Despite these obstacles, the seeds of environmental law germinated several decades ago, and by 1970 its roots were firmly planted. While the term “environmental law” wasn't formally coined until 1969, numerous natural resources and pollution control laws were on the books far beforehand. Early federal regulation of forests, minerals, and other resources favored private economic exploitation. Beginning within the early to mid-20th century, Congress enacted a group of natural resources laws that gently jettisoned this one-sided approach and commenced embracing the goals of preservation and conservation. Early laws like the Antiquities Act of 1935 set the stage for a series of even more protective ones within the 1960s, culminating with the Wilderness Act of 1964 and therefore the Wild and Scenic Rivers Act of 1968. At an equivalent time, Congress passed variety of unpolluted air and water laws within the 1960s that served as precedents for even more ambitious lawmaking to return .
Public consciousness of environmental issues was also growing. Publications like Silent Spring—Rachel Carson’s 1962 missive against pesticide use—captured the nation’s attention. So did highly visible environmental disasters later within the decade, including the 1969 oil spill off the Santa Barbara coast and, famously, the burning of the polluted Cuyahoga River. By 1970 the stage had been set: a diffuse body of environmental law already existed, and therefore the public supported more.
The 1970s was a seminal decade for environmental protection. Its first year saw three major accomplishments: the National Environmental Policy Act (NEPA), the Clean Air Act, and therefore the creation of the EPA. NEPA alone was groundbreaking. Often called the “Magna Carta of environmental law,” it articulated a broad declaration of national policy to guard the environment. NEPA’s action-forcing requirements were even more significant than its aspirational policy statements. The law required federal agencies to assess the environmental impacts of their actions and to spot alternatives less likely to harm the environment. This “look-before- you-leap” approach changed the way the federal bureaucracy operated and proved—along with the law’s information disclosure requirements—NEPA’s most enduring legacy.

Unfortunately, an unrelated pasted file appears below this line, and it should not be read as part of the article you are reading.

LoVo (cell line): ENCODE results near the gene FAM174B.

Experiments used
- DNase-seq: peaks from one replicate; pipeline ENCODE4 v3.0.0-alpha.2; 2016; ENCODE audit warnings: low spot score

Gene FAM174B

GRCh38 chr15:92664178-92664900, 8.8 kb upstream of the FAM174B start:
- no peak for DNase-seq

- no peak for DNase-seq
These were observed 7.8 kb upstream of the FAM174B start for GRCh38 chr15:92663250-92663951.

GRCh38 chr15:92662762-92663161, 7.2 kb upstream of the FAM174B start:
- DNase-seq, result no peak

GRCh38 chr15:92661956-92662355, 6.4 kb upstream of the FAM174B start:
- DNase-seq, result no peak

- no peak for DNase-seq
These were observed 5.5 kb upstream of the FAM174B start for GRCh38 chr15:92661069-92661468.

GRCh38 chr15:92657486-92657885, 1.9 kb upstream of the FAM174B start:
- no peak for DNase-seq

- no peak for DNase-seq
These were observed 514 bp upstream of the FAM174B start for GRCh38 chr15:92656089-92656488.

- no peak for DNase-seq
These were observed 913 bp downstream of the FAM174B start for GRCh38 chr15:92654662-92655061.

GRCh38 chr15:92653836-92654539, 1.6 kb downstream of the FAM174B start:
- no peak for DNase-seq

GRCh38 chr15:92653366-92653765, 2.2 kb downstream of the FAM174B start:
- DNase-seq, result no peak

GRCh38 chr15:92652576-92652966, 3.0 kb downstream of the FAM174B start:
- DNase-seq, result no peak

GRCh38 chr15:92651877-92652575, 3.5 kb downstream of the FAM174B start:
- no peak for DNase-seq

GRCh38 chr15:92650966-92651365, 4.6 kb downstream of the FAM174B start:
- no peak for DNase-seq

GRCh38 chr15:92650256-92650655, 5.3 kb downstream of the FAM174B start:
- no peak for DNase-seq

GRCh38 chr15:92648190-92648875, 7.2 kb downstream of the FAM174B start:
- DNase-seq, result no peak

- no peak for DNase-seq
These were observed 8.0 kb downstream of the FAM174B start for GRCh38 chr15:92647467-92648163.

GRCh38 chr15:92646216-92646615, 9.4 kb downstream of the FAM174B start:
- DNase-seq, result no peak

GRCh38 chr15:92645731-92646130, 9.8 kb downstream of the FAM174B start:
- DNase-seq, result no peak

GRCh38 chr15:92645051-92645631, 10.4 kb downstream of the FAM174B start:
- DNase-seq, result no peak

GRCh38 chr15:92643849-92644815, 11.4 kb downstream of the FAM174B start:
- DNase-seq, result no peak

Congress enacted nearly twenty-four environmental laws over the course of the last decade , and it did so with overwhelming bipartisan majorities. The federal environmental laws of the 1970s were dramatic, sweeping, and uncompromising. additionally to NEPA, there have been public health and pollution control laws like the Clean Air Act and Clean Water Act. there have been also natural resources laws like the species Act, Natural Forest Management Act, and Marine Mammal Protection Act. The natural resources laws of the 1970s were particularly noteworthy for the balance they struck in favor of conservation and against exploitation. the foremost sweeping—the species Act—went even farther, making the prevention of extinction its overriding policy objective.
The 1970s also witnessed the emergence of the criticism and controversy that face environmental law to the present day. Ironically, Nixon began the last decade together of environmental law’s biggest supporters but ended his term a skeptic of the very laws he initially championed. Controversy arose in other corners, too. Some environmentalists were dissatisfied with the pace of progress, while regulated industries argued that EPA was overreaching. By the top of the last decade , the federalist and regulatory reform movements that might later flourish had begun to require shape. Nonetheless, Congress continued passing far-reaching laws, and therefore the courts—including the Supreme Court—broadly interpreted them both in terms of their jurisdictional reach and their regulatory rigor.
The 1980s: Consensus Breaks Down
The 1980s were tumultuous years that saw numerous challenges to environmental law—but within the end confirmed its surprising persistence. Nixon may have begun his administration as a cheerleader for environmental law and ended as a skeptic, but President Reagan left little question about where he stood on the body of laws enacted within the 1970s. Reagan aligned himself with the “Sagebrush Rebels,” a movement of western opponents of federal ownership of public lands. Immediately after his inauguration, he launched a cabinet-level task force on “regulatory relief” that suspended numerous pending regulations and encouraged industry to focus on particularly burdensome ones. Similarly, he signed an executive order requiring analysis of major rules and giving the Office of Management and Budget significant authority to review and shape regulations.
The heads of Reagan’s Department of the Interior and EPA—James Watt and Anne Gorsuch (mother of now U.S. Supreme Court justice Neil Gorsuch, and therefore the first woman to steer the agency)—were openly hostile toward the agencies they led. Watt described the inside Department as “oppressive,” and Gorsuch drew fire for attempting to chop EPA’s budget by the maximum amount together third. Both eventually left their posts with controversy in their wake (Gorsuch’s refusal to show over documents to Congress led to an inter-branch confrontation and therefore the ultimate perjury conviction of 1 of her assistants). Ironically, Watt and Gorsuch were such lightning rods that they undermined Reagan’s environmental agenda. While Watt succeeded in expanding oil, gas, and mineral leasing on public lands, he and Gorsuch did not achieve many of the large reversals of environmental protection that Reagan supported.